As Georgetown professor Heidi Li Feldman explained on Twitter, “Anti-democracy institutions and people” propagate fear and vulnerability by making “more guns available to more people”—the single condition that accounts for America’s unique problem with gun violence. “By making it dangerous for people of diverse backgrounds to gather in public, gun mongers promote fear and suspicion of one another,” Feldman notes. “By making public space so vulnerable to deadly violence, those who promote and push guns strike at the civil fabric.” What gets lost as that fabric frays is a sense of a “civil society” that we can all share.

And what we gain is more fear. As Amy Spitalnick, the executive director of Integrity First for America, points out: Sowing fear is “why mass shooters [and] extremists directly target public events—from neo-Nazis attacking Charlottesville community members who were protesting, to attacks on Pride events and abortion protests, to the targeting of public officials. The violence is key to undercutting democracy.”

As the right continues to plot its path toward permanent minority rule, it is making political violence more mainstream, alongside the GOP’s massive voter-suppression project. It’s hard to deny how violence has become an essential ingredient of the plot to deconstruct democracy. Since the 2020 election and the disputes that arose from President Donald Trump’s Big Lie, election workers have quit in droves because of the constant violent threats they receive. Two Georgia election workers, Ruby Freeman and Shaye Moss, recently provided harrowing details to the January 6 commission about the ways their lives were “upended” by a nonstop firehose of “harassment and racist threats.”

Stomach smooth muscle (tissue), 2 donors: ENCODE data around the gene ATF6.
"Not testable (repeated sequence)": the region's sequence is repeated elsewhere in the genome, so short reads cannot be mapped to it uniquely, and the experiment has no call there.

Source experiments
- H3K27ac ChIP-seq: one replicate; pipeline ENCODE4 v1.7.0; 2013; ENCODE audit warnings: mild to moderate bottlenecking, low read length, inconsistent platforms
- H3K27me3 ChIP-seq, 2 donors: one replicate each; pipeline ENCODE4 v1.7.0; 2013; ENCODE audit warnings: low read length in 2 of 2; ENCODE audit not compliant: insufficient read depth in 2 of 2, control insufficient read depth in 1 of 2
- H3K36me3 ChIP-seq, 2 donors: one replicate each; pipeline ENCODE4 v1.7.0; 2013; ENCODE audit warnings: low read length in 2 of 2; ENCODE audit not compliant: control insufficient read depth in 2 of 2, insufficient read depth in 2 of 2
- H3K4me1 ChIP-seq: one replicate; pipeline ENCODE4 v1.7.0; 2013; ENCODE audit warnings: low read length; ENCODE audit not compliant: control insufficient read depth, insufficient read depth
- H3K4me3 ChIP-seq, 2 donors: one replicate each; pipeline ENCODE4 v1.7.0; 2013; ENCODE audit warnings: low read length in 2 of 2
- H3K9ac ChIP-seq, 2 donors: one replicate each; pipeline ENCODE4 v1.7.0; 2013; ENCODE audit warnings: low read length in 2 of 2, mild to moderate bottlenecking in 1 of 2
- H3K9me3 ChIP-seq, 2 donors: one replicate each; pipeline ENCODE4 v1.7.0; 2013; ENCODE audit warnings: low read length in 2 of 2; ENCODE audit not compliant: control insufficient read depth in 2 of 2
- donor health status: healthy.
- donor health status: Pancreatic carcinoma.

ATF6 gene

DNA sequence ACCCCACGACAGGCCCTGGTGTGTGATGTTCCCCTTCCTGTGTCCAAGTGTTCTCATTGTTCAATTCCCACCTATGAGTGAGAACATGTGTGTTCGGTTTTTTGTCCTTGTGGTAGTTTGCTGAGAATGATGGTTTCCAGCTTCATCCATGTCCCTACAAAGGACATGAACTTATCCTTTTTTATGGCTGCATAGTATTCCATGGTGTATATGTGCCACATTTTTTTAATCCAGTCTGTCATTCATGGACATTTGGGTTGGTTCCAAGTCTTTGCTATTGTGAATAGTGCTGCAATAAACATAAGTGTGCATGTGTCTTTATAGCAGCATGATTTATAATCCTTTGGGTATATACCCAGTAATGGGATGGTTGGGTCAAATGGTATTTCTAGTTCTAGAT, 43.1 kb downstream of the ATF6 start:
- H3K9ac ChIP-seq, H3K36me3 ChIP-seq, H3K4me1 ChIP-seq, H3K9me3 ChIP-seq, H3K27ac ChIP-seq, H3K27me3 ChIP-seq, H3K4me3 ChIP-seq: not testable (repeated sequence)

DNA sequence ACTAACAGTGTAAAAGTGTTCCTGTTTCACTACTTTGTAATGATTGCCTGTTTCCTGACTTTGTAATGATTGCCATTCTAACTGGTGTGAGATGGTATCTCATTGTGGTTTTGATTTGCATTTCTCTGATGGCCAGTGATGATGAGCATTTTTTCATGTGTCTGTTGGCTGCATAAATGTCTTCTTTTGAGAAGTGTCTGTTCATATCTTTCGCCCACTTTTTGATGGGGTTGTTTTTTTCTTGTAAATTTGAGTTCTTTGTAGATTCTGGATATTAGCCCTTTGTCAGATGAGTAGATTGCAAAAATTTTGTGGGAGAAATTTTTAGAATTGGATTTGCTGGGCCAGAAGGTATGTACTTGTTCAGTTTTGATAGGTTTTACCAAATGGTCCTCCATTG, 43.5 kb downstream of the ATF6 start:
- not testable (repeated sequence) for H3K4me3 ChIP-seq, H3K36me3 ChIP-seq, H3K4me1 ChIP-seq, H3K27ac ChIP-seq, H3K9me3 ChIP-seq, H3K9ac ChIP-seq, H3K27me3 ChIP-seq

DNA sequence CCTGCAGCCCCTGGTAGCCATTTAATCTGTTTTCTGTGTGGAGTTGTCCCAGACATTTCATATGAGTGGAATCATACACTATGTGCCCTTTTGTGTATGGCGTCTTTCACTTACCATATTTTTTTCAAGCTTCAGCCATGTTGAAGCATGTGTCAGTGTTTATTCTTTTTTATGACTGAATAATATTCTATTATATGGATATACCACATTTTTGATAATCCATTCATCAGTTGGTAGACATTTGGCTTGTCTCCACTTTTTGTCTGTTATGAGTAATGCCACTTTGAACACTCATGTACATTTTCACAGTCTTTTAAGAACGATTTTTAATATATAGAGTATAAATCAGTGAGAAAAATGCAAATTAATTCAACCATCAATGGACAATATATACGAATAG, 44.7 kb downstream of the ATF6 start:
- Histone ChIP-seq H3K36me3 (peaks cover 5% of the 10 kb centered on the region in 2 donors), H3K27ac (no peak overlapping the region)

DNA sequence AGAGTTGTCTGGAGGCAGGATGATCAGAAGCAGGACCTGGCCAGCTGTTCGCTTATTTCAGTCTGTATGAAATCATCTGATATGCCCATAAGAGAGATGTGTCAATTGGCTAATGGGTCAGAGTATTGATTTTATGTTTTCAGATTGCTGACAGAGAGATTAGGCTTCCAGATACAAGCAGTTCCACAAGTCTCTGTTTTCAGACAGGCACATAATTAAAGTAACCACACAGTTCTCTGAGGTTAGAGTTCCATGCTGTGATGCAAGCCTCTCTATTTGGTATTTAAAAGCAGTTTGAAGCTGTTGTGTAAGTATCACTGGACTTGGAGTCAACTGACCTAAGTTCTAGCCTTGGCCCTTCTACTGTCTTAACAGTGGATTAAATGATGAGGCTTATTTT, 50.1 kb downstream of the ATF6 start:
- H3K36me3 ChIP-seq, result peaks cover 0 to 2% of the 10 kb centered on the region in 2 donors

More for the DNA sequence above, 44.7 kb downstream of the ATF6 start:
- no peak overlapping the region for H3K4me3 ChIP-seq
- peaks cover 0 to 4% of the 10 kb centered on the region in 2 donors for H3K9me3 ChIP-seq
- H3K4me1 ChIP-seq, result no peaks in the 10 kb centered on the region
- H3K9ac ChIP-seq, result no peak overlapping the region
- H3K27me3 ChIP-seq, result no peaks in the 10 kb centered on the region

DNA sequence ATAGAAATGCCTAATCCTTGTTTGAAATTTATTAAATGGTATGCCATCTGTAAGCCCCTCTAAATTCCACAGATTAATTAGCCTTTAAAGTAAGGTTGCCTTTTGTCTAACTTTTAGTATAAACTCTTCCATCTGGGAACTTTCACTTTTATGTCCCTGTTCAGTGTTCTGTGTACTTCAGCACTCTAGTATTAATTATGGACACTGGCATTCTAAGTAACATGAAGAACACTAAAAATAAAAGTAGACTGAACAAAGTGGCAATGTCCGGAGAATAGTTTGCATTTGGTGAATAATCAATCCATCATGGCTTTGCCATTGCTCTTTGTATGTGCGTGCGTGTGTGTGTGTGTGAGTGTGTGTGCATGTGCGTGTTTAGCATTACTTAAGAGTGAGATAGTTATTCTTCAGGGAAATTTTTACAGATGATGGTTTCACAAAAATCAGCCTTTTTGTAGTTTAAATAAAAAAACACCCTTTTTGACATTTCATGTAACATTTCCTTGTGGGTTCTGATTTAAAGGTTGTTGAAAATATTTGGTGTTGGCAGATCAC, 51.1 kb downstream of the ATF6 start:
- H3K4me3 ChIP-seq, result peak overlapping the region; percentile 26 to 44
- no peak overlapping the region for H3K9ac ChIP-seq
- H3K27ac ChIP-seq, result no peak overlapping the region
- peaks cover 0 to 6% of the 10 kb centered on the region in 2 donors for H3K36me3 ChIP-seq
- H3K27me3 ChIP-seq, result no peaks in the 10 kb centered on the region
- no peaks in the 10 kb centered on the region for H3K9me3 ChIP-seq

Meanwhile, right-wing militias that once vowed to “protect the polls” have only increased their presence in our politics and our civic life, where they’re massing in the public square and taking orders on who to intimidate. After the most recent evidence surfaced by the January 6 commission, it’s no longer hard to imagine such thugs receiving instructions from on high to shut down Democrat-heavy polling places by any means necessary.